In the U.S., as elsewhere, essential workers have been rightly praised for their willingness to take on additional risk and stress. Their commitment to helping patients, students, and customers face-to-face went beyond the ordinary requirements of earning a paycheck. Yet some essential workers faced more serious risks of infection than others, and differences in pay among them were also significant.… Read more →
I invoke a billionaire investor to call your attention to a particularly important divergence between value and price–the low wages of care.
In a recent foray to the meetings of the American Sociological Association in New York City, organized by President Mary Romero, I put together a powerpoint presentation linking the devaluation of care work to the weak bargaining power of care workers, in turn related to the specific characteristics of care work.
Sociologists tend to emphasize the highly-gendered cultural devaluation of care, along with the vulnerability of the low-wage workers (including many immigrants and people of color) who provide it. I agree these factors are important, but I think they need to be situated in a larger analysis of institutional mechanisms that affect the bargaining power of all workers. For one thing, such an analysis could help build sympathies, and perhaps even alliances, between relatively high-wage care workers such as teachers and nurses, and others, such as child care and elder care workers.
The opening question of a conference titled “After the Care Crisis” at the University of Pennsylvania on November 15 and 16 2018, was “What would an equitable relationship among care workers, employers, and society loo like?” You can find the program here (I hope it stays up!)–unique in bringing scholars and activists together. Started on Thursday night with a screening… Read more →
Big victory for home workers organized by the Service Employees International Union (SEIU) in Massachusetts, who just successfully bargained a new contract that will bring their wages up to $15 an hour by 2018. As an article in the Boston Globe points out, home care workers joined the national Fight for $15 about a year ago, forming a political coalition… Read more →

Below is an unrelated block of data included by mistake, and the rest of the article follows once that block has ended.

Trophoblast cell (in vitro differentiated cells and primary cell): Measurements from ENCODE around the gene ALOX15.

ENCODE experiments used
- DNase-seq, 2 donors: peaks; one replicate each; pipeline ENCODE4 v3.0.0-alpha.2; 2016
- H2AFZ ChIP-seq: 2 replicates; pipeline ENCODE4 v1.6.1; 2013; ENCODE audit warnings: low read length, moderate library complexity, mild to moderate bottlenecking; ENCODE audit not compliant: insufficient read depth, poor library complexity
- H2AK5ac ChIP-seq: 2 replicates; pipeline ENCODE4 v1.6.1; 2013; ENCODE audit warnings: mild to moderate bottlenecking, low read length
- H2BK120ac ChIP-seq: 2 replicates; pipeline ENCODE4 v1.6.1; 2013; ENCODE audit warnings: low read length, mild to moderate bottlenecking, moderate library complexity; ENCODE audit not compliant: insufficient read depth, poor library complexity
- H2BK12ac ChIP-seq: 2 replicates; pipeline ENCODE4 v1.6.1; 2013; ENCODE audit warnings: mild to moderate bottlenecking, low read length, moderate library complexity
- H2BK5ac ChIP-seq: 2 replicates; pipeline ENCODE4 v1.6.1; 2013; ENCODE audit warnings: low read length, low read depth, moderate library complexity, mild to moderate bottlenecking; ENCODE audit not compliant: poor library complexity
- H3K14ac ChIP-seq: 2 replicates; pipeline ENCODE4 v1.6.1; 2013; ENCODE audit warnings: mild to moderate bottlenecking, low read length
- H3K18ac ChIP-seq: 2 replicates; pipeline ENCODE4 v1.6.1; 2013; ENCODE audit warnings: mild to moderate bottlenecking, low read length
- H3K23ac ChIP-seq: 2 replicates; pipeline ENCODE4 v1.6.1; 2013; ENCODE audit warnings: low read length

The British newspaper famous for its courageous investigative journalism on many different fronts wins my prize for the best reporting of the year on paid care work. A series of related articles, available in gallery format, address the underpayment of care workers in the U.K., recently dramatized by a report that 100 care agencies in the country are under investigation… Read more →
All the child care workers in the U.S. combined earn less than the top 25 hedge fund managers and traders. Wow. Even a jaded old care-work researcher like me finds this pretty startling. I came across the claim in a New York Times article describing Hillary Clinton’s speech at a recent rally and wondered what it was based on, given… Read more →
The case for “green jobs” took off in fall 2008, when my colleagues at the Political Economy Research Institute (PERI) began publicizing their estimates of the potential jobs that could be created by public investments in conservation and alternative energy. I began wondering out loud and on line about the gender composition of the jobs that would be created. Despite… Read more →
Most women know that having a child is costly and leaves them vulnerable to poverty. But most probably don’t know how these costs and risks actually measure up, especially considering important differences across women and their families. Even as you read this, highly-skilled researchers are figuring out how to “do the numbers.” About ten years ago, a new genre of… Read more →